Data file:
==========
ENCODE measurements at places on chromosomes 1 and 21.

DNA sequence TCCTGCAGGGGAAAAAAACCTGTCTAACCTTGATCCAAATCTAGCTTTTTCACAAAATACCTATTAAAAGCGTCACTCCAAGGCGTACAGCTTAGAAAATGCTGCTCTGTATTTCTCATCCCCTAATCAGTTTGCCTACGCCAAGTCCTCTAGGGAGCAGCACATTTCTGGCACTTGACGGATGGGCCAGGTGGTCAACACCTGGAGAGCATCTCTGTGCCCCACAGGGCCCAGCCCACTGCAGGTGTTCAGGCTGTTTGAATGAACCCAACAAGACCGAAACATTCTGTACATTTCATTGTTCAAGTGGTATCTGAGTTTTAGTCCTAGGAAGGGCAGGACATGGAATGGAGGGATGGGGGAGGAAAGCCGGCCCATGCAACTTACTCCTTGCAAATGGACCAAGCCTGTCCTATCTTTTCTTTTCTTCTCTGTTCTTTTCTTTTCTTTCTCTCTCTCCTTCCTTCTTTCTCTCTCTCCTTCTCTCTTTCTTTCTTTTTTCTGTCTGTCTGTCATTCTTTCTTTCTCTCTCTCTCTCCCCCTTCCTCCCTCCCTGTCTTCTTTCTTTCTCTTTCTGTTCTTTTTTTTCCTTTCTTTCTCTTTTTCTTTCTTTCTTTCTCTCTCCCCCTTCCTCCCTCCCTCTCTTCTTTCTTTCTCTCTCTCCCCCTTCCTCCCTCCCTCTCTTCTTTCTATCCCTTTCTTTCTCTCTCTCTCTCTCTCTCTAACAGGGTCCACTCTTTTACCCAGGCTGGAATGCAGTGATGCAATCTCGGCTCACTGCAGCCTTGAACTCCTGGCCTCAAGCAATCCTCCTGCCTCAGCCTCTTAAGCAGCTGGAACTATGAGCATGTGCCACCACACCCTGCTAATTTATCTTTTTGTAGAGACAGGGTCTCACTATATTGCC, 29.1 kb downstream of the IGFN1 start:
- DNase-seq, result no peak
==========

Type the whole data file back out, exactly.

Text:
ENCODE measurements at places on chromosomes 1 and 21.

DNA sequence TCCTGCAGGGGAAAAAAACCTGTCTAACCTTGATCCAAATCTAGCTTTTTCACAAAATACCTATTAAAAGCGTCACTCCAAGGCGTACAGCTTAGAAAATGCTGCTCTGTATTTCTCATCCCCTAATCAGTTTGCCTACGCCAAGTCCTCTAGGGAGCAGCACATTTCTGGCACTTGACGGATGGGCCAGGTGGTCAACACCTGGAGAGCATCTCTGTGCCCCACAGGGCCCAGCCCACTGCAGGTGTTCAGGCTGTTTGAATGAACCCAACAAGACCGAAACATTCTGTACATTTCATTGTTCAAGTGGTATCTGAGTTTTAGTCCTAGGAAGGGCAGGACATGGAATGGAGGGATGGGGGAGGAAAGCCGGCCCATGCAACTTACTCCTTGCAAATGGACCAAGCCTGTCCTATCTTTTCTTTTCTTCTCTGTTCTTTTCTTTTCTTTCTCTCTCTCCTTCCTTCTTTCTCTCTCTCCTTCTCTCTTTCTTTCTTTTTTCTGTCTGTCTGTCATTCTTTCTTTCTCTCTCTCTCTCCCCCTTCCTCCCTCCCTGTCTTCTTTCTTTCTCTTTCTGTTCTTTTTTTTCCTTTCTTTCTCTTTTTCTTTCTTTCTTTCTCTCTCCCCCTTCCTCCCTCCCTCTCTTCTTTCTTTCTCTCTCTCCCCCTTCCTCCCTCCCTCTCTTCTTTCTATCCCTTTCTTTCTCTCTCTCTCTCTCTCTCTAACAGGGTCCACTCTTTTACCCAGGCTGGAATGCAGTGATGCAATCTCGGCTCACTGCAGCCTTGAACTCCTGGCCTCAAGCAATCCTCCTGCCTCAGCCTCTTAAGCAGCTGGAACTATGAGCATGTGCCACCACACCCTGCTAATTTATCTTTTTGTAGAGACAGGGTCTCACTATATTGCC, 29.1 kb downstream of the IGFN1 start:
- DNase-seq, result no peak